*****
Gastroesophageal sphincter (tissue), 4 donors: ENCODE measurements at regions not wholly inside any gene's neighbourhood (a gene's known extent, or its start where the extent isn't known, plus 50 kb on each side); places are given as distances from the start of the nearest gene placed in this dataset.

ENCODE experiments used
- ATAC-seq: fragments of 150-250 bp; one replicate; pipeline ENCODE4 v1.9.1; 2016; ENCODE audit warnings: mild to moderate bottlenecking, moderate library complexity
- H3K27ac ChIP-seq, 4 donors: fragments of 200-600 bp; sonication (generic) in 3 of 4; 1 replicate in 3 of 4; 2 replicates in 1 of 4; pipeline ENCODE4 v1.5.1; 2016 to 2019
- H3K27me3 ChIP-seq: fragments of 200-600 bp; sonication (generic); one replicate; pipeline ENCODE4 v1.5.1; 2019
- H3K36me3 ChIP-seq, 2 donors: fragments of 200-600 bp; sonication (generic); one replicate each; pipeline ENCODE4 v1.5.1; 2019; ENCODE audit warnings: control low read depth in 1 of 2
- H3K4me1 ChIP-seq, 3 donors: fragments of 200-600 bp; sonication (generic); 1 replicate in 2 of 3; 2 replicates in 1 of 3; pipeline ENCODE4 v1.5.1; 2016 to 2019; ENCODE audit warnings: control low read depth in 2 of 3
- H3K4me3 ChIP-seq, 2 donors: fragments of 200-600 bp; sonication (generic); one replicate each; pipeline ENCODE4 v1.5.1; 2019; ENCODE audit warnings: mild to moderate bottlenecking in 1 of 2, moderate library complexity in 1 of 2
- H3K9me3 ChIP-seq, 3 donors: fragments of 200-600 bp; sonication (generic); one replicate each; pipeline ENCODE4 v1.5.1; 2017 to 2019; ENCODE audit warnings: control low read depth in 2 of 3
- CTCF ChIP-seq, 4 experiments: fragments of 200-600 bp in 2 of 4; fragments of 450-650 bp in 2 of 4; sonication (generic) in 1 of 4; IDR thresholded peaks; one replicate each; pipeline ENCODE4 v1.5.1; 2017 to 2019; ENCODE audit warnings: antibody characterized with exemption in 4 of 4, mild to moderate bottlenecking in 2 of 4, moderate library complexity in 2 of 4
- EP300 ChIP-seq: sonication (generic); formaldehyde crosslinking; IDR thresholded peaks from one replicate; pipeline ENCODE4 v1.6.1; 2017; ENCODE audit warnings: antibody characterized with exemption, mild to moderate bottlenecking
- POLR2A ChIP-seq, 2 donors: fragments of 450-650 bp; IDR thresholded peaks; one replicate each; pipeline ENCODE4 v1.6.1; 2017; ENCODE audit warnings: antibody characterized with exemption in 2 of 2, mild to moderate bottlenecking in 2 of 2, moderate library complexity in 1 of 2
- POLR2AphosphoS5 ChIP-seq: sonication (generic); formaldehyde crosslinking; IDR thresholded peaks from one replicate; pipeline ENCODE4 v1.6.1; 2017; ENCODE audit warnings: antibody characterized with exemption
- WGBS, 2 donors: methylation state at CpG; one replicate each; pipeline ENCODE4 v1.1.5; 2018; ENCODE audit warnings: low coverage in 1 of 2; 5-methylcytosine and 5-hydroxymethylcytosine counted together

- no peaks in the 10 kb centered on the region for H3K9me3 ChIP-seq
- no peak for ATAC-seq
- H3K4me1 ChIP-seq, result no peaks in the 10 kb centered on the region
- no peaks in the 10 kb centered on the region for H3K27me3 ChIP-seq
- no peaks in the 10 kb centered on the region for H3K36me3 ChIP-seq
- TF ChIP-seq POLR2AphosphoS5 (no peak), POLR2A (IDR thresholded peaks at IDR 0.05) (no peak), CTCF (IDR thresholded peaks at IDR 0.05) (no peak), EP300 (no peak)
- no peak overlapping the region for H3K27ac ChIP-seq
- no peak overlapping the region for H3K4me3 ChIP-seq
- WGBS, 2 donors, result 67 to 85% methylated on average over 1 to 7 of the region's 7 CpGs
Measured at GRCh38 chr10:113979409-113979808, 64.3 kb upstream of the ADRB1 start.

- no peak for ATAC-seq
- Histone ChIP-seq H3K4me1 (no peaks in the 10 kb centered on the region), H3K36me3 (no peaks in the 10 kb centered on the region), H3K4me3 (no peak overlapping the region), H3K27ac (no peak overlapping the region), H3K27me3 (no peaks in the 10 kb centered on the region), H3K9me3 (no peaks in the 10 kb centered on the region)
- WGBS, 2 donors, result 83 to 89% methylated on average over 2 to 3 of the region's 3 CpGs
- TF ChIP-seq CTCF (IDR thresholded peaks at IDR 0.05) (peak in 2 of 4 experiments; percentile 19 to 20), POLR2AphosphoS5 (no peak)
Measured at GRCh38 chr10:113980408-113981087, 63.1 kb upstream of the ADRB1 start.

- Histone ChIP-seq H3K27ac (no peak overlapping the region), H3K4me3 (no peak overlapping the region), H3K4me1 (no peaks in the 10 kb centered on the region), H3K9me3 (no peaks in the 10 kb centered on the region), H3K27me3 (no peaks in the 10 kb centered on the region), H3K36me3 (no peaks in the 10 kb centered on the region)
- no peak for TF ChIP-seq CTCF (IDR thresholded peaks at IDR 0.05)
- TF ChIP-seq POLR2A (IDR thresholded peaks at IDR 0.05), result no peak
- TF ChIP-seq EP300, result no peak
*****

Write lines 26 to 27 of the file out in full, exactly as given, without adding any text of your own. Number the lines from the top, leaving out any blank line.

- Histone ChIP-seq H3K4me1 (no peaks in the 10 kb centered on the region), H3K36me3 (no peaks in the 10 kb centered on the region), H3K4me3 (no peak overlapping the region), H3K27ac (no peak overlapping the region), H3K27me3 (no peaks in the 10 kb centered on the region), H3K9me3 (no peaks in the 10 kb centered on the region)
- WGBS, 2 donors, result 83 to 89% methylated on average over 2 to 3 of the region's 3 CpGs